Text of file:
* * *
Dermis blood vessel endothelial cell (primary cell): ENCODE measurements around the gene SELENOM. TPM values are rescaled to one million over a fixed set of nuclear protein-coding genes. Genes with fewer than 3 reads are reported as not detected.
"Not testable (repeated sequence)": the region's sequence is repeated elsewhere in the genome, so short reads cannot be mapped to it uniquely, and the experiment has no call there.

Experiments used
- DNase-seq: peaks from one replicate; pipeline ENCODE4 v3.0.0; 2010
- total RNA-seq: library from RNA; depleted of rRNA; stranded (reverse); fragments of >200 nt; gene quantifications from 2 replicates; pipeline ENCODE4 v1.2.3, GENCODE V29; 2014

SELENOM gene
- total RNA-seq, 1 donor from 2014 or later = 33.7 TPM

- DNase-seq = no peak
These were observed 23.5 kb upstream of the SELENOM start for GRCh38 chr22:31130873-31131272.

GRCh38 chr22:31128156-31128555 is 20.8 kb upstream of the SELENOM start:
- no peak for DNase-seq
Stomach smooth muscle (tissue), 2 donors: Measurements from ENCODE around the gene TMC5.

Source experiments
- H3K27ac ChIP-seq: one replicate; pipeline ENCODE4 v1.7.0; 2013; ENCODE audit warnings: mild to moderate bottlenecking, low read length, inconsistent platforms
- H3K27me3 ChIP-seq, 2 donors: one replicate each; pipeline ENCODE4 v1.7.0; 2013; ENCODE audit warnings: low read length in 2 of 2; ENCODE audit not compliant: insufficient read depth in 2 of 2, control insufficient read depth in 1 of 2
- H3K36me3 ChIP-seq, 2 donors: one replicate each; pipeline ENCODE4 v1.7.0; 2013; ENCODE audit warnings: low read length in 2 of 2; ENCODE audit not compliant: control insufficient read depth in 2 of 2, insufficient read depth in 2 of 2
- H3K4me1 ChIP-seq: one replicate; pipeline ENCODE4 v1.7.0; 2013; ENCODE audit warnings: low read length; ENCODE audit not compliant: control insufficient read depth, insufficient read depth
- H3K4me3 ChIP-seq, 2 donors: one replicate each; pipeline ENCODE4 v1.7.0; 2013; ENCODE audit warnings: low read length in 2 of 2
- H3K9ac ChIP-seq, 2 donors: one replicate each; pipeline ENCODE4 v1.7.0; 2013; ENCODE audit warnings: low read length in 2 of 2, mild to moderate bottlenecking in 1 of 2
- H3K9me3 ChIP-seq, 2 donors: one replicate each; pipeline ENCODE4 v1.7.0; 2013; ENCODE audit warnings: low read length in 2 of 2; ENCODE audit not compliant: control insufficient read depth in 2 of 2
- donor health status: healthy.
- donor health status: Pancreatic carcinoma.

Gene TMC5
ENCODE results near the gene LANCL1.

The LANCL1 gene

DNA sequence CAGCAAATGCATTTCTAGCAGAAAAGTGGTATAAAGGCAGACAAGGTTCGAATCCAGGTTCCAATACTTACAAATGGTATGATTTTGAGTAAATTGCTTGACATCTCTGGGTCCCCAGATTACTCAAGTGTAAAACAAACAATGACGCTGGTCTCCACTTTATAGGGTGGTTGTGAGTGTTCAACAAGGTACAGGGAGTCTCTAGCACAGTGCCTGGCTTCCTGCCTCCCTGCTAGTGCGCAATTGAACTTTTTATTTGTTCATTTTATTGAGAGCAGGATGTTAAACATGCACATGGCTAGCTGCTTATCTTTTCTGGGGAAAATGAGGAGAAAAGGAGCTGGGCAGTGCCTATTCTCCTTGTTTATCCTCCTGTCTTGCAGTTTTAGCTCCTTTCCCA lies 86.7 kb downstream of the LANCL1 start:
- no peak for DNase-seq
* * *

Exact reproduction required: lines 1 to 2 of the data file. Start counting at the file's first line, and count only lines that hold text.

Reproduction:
Dermis blood vessel endothelial cell (primary cell): ENCODE measurements around the gene SELENOM. TPM values are rescaled to one million over a fixed set of nuclear protein-coding genes. Genes with fewer than 3 reads are reported as not detected.
"Not testable (repeated sequence)": the region's sequence is repeated elsewhere in the genome, so short reads cannot be mapped to it uniquely, and the experiment has no call there.